Teaching in the 21st Century: Strategic Curriculum Development That Supports STEM Innovation

Preparing talented STEM students for the ‘real world’ of business turned out to be one of the most challenging, rewarding, and innovative feats of my digital marketing career—and led to a very successful student startup competition and industry awards and recognition.

In 2019, I was approached to teach business and marketing classes at Tesla STEM High School, Washington’s top-rated Washington high school and the nation’s 14th-best in the country (1). Embracing my love for learning and teaching, I became the first business and marketing teacher at the prestigious STEM school and built an entire digital marketing and entrepreneurship curriculum from scratch. Innovation is the heart of the school, and my curriculum helped students market their startup ideas and translate their technical ideas and prototypes into successful business plans.

Entrepreneurial by Design

Though many parents believe that a STEM degree is equivalent to printing money and opening every door, an astonishing 74 percent of people with a bachelor’s degree in a STEM subject are not working in STEM fields (2). These may be some of the smartest bartenders and waitstaff on earth, doing what they can to pay their bills—or they may not have the business acumen to set up and promote their businesses successfully.

The Tesla STEM Choice school was set up to offer gifted students an alternative to traditional high school education. Project-based learning at the core, the school mirrored real-life STEM research and needed the business skills to promote learning.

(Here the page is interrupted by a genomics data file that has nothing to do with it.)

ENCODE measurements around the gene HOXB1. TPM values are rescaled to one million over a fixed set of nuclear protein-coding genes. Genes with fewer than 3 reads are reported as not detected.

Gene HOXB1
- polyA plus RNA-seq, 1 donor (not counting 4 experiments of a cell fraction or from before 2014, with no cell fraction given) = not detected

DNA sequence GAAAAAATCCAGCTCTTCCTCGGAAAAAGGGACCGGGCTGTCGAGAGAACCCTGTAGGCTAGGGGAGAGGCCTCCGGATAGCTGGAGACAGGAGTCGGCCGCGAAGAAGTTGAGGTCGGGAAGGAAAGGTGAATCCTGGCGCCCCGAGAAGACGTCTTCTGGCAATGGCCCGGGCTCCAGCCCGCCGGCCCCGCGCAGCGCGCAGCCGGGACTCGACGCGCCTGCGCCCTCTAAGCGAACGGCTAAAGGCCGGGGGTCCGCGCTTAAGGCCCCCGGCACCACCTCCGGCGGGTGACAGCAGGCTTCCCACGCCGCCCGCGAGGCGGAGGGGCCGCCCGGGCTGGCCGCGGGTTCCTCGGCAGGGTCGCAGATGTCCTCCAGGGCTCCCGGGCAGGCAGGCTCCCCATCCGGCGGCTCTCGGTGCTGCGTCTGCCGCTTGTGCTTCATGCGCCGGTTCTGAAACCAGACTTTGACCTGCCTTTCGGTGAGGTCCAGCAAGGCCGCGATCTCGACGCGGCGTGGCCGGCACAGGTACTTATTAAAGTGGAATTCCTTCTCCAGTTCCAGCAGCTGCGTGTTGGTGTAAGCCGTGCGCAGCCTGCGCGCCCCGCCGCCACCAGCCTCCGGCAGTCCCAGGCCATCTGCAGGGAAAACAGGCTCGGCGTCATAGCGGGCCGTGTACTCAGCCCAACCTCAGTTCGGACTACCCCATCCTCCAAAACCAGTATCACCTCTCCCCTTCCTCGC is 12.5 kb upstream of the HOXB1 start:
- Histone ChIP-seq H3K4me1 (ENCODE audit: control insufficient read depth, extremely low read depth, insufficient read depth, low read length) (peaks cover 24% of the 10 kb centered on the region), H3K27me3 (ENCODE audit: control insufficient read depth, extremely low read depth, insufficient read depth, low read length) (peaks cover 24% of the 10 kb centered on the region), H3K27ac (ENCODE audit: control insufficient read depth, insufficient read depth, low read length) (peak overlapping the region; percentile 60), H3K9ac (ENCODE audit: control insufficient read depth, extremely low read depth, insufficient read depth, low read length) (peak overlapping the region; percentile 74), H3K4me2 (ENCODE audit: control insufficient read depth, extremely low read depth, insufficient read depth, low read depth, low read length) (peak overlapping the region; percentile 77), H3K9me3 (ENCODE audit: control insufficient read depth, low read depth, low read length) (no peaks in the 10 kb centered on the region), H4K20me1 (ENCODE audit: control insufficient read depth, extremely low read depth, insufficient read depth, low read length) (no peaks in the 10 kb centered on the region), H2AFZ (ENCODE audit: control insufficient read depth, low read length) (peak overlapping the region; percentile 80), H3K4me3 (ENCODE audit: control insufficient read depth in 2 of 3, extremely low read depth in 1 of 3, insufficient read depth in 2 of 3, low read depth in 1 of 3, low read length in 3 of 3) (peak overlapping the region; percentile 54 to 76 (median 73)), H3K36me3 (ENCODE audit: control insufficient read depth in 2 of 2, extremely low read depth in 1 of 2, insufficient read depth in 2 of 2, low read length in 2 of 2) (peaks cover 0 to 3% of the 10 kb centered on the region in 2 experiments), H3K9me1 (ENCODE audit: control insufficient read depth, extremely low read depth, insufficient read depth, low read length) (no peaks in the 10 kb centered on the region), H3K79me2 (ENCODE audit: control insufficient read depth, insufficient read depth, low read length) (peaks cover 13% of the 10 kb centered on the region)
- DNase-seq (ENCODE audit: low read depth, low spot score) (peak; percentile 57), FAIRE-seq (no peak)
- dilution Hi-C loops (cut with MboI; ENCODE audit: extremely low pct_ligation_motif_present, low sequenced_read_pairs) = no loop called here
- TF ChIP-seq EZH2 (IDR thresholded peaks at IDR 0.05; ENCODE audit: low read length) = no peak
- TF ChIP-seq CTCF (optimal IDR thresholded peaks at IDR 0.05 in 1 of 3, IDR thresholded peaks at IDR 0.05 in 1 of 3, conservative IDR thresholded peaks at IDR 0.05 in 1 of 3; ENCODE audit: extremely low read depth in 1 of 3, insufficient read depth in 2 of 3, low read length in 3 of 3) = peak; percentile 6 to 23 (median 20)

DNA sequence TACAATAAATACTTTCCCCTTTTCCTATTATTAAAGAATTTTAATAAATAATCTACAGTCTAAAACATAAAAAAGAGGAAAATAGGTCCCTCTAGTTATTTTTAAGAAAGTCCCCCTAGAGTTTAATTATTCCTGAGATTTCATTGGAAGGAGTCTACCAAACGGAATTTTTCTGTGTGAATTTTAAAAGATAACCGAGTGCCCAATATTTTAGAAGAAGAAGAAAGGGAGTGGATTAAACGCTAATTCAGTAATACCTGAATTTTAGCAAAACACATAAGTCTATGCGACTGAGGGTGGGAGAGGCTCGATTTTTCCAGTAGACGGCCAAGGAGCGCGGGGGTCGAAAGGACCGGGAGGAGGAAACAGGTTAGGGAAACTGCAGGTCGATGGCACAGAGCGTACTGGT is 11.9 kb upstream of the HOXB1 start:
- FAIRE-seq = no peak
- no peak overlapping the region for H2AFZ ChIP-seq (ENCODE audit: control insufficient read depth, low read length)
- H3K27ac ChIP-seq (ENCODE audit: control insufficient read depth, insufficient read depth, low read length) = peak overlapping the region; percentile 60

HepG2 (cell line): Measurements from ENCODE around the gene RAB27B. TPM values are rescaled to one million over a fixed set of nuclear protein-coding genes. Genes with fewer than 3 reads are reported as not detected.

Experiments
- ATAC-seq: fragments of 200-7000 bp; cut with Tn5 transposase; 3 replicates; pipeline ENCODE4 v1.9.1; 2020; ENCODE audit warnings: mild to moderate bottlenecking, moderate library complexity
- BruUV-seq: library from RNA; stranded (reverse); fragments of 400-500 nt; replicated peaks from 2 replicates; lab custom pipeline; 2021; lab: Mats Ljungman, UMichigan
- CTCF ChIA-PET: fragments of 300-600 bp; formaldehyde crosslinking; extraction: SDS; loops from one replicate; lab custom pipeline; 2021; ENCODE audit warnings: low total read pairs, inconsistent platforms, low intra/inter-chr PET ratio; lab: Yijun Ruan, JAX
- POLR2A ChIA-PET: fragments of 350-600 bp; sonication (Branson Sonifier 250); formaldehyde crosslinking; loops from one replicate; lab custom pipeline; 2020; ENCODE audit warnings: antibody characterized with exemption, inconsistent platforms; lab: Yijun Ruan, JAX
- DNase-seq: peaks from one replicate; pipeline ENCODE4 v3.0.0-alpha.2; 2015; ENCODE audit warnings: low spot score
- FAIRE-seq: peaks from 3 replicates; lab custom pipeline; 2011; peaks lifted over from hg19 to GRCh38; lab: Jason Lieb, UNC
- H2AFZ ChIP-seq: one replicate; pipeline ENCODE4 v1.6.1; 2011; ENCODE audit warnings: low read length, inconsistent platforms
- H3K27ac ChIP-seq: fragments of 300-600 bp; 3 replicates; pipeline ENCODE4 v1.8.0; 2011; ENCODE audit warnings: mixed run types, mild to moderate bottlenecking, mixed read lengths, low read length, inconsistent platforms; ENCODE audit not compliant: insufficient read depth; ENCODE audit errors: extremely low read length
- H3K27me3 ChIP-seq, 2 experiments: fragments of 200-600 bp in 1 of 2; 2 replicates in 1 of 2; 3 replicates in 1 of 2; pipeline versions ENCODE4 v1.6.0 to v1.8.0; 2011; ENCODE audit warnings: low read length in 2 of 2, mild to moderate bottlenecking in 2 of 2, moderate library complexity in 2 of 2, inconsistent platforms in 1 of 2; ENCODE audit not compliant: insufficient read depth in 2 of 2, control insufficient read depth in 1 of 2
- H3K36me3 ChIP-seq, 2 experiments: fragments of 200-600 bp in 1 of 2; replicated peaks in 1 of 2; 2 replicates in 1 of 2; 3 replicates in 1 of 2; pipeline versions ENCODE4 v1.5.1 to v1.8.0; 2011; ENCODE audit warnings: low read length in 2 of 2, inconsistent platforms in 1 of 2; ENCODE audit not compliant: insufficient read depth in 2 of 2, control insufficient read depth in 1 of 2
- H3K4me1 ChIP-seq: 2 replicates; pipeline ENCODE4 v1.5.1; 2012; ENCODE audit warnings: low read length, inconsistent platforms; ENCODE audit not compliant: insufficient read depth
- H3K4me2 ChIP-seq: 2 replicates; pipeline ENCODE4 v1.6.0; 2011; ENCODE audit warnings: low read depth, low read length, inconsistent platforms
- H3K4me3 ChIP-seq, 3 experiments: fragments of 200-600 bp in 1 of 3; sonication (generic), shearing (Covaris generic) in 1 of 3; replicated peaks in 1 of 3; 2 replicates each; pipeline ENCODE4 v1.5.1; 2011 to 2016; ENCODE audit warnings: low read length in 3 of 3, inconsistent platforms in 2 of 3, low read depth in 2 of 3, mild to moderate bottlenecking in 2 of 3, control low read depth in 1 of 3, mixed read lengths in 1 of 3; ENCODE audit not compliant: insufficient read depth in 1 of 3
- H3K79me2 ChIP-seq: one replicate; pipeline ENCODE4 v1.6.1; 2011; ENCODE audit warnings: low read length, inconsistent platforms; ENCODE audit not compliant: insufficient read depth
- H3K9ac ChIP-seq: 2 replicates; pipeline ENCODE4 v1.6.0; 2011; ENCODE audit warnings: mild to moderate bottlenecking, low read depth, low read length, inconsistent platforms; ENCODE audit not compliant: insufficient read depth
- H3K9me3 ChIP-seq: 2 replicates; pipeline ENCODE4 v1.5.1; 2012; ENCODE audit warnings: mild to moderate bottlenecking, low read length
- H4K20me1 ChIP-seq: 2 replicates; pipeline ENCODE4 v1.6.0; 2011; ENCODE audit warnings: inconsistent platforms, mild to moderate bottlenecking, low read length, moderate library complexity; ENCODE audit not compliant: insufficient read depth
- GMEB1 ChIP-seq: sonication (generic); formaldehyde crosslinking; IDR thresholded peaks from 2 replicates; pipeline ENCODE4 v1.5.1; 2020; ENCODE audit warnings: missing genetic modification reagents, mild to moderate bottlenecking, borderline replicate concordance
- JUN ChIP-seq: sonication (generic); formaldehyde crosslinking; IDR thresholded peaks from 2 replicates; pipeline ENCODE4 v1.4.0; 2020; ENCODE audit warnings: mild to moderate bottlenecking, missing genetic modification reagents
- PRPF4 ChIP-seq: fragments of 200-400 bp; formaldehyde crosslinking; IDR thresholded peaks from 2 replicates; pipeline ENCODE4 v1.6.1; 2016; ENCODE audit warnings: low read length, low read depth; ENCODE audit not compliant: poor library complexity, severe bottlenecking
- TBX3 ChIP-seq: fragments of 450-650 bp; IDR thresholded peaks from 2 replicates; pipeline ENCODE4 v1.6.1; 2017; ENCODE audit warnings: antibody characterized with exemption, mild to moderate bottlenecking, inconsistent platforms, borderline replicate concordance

As the first business and marketing teacher, I not only created hands-on group activities, but I also worked with other STEM teachers to create learning initiatives that incorporated business and marketing tactics to support engineering, labs, environmental science, forensics, and more.

Located in Redmond, a tech hub and Microsoft community, the school was situated in a geographical petri dish for growing budding entrepreneurs. What I did not know when I started was how much I would need to innovate to create engaging lessons, projects, and exams for such gifted students—or the number of hours it would take to accomplish this curriculum.

Evolution of Class Curriculum

My classes included Fundamentals of Marketing, Digital Marketing, and Entrepreneurship (3), and the reality of this trio was that I not only had a steep learning curve but also that many of the industry digital marketing resources were not available to high school students. The students were minors, which meant that website access, and digital marketing tools at the school were limited—with an arduous process for granting exceptions. Being eager and excited I decided to approach setbacks with optimism. I worked with teachers across STEM and Lake Washington School District to partner on immersive, real-world learning projects and goals and introduced guest speakers from different business sectors to tell their stories and provide real-world business examples.

I have always believed these tenants to be true and this was how I designed my class: 

Tell me, and I forget.